One of the highlights of my year is the arrival of the first snowdrops in my garden and today was the day.
Tramore was shrouded in muggy fog but deep down under the unpruned hydrangea by the front gate, I caught sight of the gleaming white of snowdrops. This moment symbolises so much to me: light after dark; hope after doubt; courage after falterings; reunion after separation; joy after teardrops …..
Even if the hopes you started out with are dashed, hope has to be maintained. (Seamus Heaney)
The Good Friday Agreement of 1998 was a fundamental part of the Peace Process in Northern Ireland.
I simply cannot let a Good Friday go by without giving thanks to every single person who was involved in bringing that Agreement about.
There was a time when it seemed like the Island of Ireland would never see the level of peace that prevails today. It is something that we should never, ever take for granted and it is also something which should be viewed as a beacon of hope by those who are subsumed by pessimism about ongoing violence.
I just tossed everything aside today and went out to greet Spring or should I say that she came to greet me?
First stop was what I’ve christened the ‘Primrose Road’ where the view of the fields was greener than green:
and there they were:
Out by Fenor Bog, one word on a magnificent woodcarving in the graveyard of Fenor Church caught my eye:
Hope is something we all need in life and I guess that each and every one of us has a duty to spread as much hope, in even the tiniest ways, to try and ease the way for those who are caught in a quagmire of hopelessness. That quagmire can seize any of us in the blink of an eye.
Nature was certainly playing her part in singing hope for me today. Is any sight more uplifting than clusters of snowdrops …
Christmas Eve always makes me think of the Christmas Truce in World War 1 in 1914. Every year, it seems more and more striking that soldiers from the opposing sides on the Western Front took the courageous step of laying down their arms for three days and came together to sing, talk, eat, drink and play.
The Christmas Truce makes me think about the futility of war and, indeed, the yearning that lies within us for peace.
My hope for the every single human being today is that they somehow find peace in their lives and that peace can ring out right across the world.
This is the place of peace that comes to me this evening. It’s high up in the Comeragh Mountains here in Co. Waterford and my father and I used to climb up there for years around Christmas time.
It’s been very stormy in Ireland over the last few days. It has seemed at times as if the end of the world is nigh with torrential rain, howling gales and dark, dark skies.
As I battled against the wind out at the beach during a lull in the rain, I was really struck by the beauty that can lie even in storms if we lift our heads and take a look around.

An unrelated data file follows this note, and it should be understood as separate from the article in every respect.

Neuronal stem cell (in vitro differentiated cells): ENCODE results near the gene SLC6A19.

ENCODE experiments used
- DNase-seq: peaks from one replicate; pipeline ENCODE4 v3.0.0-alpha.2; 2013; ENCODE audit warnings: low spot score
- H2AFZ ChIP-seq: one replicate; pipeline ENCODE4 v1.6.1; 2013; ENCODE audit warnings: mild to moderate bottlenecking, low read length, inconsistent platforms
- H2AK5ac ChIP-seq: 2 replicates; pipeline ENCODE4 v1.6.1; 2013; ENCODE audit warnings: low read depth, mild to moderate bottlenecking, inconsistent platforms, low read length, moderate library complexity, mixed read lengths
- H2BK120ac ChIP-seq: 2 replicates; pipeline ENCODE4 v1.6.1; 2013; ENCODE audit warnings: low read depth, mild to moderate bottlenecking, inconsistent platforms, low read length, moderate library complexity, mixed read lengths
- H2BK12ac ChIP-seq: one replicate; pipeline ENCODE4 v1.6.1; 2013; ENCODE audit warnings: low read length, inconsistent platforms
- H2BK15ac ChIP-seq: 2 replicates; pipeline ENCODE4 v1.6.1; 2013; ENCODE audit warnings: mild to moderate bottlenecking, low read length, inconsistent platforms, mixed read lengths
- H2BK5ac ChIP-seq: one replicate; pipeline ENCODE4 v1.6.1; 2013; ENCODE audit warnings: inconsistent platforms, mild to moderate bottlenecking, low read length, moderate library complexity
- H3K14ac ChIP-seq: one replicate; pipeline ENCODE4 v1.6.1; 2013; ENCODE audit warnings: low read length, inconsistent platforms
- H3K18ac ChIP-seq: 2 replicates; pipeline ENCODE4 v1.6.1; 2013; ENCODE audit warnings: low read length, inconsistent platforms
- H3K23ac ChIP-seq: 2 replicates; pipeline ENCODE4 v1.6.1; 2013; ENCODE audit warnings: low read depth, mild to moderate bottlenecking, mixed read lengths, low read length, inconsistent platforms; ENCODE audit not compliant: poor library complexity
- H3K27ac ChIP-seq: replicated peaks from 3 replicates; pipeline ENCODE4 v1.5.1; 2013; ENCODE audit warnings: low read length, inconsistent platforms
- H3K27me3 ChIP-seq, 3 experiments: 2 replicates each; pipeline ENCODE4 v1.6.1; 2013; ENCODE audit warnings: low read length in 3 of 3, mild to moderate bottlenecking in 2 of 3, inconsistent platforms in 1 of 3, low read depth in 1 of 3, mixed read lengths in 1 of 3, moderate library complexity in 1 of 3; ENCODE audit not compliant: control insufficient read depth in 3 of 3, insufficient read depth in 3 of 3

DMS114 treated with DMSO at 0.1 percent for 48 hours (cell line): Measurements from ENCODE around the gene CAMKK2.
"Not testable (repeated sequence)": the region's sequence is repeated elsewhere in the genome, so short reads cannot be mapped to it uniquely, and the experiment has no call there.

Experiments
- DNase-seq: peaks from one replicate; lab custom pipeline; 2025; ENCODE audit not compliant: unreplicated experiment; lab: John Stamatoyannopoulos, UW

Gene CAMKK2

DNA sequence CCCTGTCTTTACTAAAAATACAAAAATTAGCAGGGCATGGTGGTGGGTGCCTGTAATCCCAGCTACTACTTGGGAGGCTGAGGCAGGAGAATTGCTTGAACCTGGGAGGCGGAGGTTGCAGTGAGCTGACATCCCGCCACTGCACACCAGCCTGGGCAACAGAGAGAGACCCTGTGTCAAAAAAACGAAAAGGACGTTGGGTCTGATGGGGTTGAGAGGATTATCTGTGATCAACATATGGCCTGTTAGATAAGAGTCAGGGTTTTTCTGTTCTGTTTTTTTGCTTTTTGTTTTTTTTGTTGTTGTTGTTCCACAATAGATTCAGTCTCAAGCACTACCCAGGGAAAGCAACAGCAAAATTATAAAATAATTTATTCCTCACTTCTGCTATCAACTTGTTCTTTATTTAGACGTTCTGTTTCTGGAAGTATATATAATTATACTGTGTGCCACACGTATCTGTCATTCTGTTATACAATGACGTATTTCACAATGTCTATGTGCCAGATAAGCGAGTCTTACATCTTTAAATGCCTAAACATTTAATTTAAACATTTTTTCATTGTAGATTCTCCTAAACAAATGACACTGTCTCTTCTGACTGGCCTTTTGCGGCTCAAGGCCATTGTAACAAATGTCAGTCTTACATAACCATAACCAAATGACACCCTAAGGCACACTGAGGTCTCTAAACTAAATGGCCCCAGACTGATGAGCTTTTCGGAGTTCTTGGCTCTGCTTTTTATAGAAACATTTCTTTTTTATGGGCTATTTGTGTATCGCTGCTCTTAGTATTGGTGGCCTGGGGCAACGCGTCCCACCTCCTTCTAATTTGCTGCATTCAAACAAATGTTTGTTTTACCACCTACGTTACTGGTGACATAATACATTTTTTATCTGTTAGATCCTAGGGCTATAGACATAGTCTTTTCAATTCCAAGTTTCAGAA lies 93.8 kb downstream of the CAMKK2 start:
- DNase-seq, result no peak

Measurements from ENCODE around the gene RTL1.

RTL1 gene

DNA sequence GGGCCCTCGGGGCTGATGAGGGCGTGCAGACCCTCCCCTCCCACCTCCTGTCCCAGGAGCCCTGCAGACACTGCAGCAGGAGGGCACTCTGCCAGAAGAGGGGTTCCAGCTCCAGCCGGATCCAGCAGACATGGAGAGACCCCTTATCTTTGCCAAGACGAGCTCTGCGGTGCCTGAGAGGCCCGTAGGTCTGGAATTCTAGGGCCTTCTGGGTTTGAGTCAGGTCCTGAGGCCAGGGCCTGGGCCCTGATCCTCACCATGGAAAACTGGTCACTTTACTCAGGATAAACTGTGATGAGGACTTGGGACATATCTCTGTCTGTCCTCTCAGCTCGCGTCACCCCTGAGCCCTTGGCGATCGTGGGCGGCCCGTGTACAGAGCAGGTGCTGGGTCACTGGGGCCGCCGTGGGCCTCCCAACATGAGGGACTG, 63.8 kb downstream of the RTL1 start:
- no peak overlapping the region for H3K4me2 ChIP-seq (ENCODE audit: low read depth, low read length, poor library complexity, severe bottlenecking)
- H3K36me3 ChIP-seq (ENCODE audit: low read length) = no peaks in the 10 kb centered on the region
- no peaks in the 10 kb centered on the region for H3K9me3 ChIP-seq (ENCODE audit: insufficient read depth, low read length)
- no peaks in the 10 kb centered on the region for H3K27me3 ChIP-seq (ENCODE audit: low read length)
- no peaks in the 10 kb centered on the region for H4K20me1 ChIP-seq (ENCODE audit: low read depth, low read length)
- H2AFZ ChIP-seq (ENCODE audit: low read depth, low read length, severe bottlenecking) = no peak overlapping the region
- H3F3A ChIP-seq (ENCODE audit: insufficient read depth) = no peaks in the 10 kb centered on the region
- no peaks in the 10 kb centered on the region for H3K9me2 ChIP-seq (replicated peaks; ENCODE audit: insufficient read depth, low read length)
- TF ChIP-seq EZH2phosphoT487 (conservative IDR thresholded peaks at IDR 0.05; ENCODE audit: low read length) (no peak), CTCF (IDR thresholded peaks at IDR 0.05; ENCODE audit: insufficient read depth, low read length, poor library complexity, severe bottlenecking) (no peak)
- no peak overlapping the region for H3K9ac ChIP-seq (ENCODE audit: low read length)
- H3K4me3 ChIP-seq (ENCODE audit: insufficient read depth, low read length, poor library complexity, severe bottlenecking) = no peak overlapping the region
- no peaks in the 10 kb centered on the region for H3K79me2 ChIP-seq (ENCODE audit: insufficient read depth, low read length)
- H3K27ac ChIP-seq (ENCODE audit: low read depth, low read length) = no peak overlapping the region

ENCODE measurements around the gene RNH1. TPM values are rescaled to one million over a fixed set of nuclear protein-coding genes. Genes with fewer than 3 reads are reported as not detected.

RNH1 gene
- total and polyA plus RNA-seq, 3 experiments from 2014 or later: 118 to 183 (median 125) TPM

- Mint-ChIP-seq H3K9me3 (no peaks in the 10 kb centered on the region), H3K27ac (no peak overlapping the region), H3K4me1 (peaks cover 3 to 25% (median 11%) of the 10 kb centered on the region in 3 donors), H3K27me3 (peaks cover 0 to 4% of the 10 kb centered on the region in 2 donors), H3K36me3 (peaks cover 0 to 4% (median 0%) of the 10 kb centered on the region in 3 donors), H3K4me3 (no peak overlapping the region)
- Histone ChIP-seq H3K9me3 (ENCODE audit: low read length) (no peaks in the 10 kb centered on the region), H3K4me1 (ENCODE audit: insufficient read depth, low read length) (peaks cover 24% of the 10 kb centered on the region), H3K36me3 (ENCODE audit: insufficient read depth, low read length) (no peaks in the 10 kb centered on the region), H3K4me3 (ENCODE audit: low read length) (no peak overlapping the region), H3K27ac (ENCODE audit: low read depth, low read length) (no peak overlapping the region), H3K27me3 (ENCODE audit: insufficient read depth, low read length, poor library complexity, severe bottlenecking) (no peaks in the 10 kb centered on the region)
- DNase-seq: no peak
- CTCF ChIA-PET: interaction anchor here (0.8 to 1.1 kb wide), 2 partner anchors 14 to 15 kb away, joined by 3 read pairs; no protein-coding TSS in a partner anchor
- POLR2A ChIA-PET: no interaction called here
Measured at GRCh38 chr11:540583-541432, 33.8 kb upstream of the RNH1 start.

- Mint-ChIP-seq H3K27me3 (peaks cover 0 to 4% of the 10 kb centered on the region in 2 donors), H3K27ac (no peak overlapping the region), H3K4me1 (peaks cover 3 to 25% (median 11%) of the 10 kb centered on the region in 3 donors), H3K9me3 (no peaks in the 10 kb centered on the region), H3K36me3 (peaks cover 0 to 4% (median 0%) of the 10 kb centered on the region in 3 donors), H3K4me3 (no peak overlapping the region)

Pondering this, I had to conclude that there have been beautiful moments in the storms of life that have come my way over the years.
I’m writing this mainly as reminder to myself that storms are not all bad.
But I also want to reach out to anyone who is going through a storm in their lives right now. Please remember that the sun will shine again and that it may even be glinting at you, if only very fleetingly, to give you a glimpse of hope and better days ahead.
This scene in the John F. Kennedy Arboretum in Co. Wexford this afternoon unlocked my door into November and the remainder of this year. It was a calm and peaceful unlocking.
Who knows what lies ahead? Who wants to know?
But, I guess we all have hopes. Mine relate to health, happiness and peace at both a personal and a WORLDWIDE level.
I’d like to feel that the wooden seat will be a place where people will stop awhile and draw breath. I’d also like it to be a seat where the lonely find companionship; enemies see paths to peaceful resolutions; lovers grow in trust; friends support each other; strangers exchange smiles; artists find inspiration; and each moment spent there is truly treasured.
May November bring you health, hope and happiness and a sense of connection to the magic of nature.
The changing of the clocks to Winter-time fills me with absolute dread every year as all I can see lying ahead is dull, dank, dark, dismality. This year was no exception and I basically bid a fond farewell to all colour last Saturday afternoon with the clocks set to fall back at 2am on Sunday morning.
The week that has unfolded has shocked me with the colour that has danced on the beaches in and around me here in Tramore.
It all started at sunrise on Sunday morning when I went down to the beach in a state of total confusion about what time it really was:
Each day has brought moments of pure sensual bliss,
and absolute hope:
I hope your week has given you good reason to look forward and to see every colour, including black, as having a beauty all of its own.